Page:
41. North Haven was a freebie from Amazon Prime. It tells the story of four adult orphan siblings. Each of them have their own issues they are dealing with, and they all come together at the family summer house in Maine over the Fourth of July to hang out and reconnect and deal with or try to figure out their issues. (August)

40. The Invisible Bridge was on one of the many, many booklists that I look at. It had a very high rating on Goodreads  4.19), so I had to give it a try. The novel is an engaging story set in the 1940s of a young Hungarian Jewish man, Andras, who dreams of being an architect. He goes to Paris to study and meets a woman. They fall in love. They are forced to return to Hungary as the war spreads over Europe. As you can imagine, things get very difficult for Andras and Klara. I was engrossed and enthralled with this story. (August)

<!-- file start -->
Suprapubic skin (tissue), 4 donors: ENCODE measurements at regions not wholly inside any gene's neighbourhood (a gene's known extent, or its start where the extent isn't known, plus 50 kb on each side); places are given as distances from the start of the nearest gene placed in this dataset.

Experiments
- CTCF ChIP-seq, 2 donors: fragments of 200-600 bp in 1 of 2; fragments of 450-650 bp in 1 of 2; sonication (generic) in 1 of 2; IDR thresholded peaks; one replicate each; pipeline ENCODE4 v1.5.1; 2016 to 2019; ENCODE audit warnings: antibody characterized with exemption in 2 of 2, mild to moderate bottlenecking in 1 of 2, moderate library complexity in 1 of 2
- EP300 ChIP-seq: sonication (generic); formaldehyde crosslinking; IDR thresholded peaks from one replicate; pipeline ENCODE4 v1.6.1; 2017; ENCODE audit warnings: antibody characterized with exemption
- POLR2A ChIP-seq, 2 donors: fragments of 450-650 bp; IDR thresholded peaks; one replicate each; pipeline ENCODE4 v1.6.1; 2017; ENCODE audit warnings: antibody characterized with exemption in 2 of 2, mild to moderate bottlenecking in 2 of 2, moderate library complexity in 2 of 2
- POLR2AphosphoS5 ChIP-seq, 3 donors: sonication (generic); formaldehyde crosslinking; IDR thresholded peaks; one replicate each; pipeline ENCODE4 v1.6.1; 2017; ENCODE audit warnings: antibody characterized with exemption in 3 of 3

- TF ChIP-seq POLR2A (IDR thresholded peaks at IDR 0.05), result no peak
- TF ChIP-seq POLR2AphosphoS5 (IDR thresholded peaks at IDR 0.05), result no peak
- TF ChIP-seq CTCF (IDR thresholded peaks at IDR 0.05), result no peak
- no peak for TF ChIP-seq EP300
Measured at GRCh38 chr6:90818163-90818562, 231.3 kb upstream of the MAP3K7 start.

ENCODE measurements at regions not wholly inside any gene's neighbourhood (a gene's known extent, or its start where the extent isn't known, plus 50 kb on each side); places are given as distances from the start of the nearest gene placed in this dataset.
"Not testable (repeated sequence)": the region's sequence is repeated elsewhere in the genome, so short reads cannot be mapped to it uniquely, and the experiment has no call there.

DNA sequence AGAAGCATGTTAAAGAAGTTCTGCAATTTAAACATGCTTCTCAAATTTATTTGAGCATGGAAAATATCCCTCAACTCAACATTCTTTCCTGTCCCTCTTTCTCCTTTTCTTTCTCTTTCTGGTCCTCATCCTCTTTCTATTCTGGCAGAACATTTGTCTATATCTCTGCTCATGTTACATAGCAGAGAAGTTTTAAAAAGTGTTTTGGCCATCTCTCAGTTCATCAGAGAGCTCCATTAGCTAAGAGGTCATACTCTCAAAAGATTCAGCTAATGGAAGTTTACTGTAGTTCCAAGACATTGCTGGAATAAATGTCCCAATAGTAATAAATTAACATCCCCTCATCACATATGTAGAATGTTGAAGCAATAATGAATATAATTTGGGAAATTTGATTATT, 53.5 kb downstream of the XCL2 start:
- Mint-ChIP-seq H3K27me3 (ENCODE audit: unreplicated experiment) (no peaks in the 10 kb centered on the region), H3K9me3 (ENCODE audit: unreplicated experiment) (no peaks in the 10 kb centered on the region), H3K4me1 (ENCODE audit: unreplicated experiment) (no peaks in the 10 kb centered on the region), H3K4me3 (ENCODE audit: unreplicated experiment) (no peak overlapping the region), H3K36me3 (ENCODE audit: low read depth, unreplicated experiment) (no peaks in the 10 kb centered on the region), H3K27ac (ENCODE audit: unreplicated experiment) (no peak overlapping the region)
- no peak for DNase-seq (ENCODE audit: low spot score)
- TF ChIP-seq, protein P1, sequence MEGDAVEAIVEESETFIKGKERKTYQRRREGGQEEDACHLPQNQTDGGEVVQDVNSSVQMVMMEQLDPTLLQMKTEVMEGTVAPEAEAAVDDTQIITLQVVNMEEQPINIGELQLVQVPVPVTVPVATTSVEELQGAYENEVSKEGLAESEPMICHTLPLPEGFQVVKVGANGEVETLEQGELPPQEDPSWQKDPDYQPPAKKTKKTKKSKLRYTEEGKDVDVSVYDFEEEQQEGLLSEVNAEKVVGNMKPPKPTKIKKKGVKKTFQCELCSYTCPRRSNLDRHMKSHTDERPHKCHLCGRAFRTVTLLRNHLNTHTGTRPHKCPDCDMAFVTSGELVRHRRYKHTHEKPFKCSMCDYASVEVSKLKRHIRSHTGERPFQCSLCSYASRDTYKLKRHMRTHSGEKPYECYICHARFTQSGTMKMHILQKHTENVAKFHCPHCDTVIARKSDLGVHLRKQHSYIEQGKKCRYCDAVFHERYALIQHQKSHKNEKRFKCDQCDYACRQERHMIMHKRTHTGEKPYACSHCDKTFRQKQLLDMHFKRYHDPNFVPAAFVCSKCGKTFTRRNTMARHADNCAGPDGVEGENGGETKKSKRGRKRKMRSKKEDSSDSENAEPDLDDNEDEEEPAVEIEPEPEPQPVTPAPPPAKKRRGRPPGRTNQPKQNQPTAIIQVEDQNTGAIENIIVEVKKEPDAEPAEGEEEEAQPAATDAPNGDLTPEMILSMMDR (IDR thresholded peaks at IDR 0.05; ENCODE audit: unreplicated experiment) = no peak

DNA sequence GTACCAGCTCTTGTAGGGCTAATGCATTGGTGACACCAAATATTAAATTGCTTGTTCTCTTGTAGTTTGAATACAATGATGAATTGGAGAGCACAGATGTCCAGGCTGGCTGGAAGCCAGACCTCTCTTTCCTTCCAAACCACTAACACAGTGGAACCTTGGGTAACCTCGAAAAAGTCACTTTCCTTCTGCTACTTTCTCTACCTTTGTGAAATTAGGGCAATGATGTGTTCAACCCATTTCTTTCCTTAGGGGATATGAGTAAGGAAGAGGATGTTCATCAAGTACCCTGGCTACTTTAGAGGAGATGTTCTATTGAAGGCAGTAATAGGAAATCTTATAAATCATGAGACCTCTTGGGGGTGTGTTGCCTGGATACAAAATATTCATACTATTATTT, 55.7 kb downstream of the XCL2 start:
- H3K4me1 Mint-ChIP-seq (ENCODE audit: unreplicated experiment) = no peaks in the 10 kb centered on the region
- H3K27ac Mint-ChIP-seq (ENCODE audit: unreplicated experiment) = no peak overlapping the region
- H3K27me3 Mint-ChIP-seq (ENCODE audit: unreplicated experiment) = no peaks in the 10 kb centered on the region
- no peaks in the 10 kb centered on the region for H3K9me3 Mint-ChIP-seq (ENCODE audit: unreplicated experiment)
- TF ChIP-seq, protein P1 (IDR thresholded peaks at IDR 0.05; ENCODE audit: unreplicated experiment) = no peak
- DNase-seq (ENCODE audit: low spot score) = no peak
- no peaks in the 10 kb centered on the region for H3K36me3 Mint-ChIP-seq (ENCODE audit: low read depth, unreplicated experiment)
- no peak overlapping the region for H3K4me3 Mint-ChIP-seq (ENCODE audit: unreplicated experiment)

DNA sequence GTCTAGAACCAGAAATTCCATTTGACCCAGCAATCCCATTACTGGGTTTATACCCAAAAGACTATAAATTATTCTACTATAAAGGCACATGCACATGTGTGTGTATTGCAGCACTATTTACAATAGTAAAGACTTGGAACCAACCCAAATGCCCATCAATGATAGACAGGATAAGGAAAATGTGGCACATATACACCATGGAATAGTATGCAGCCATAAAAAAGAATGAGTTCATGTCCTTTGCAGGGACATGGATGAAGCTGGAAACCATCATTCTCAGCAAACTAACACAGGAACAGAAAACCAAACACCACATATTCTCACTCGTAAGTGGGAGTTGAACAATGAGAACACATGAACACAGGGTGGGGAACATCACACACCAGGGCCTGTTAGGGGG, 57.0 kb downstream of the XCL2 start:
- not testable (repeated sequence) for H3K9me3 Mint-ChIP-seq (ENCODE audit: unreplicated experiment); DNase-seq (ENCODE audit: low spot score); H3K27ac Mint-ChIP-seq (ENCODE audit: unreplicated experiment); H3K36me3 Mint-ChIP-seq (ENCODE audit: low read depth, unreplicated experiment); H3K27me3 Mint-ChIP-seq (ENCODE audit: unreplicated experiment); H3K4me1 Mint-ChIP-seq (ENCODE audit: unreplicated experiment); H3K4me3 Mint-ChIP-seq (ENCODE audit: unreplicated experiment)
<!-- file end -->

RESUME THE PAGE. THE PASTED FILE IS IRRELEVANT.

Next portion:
39. I'm pretty sure I've read all of Jennifer Weiner's books. I loved the first few, then I was kind of meh on the next few and so I was curious how I would feel about this one. Loved it. Loved Rachel and Andy, even with all their flaws and issues. (July)

38. I absolutely chose this book for it's cover. Doesn't that pie look amazing?! It's too bad the story wasn't as fantastic as the pie looks. I like magical realism books, but this one felt a little convoluted; like it was trying too hard. I really wanted to like it, but it was a little flat for me. (July)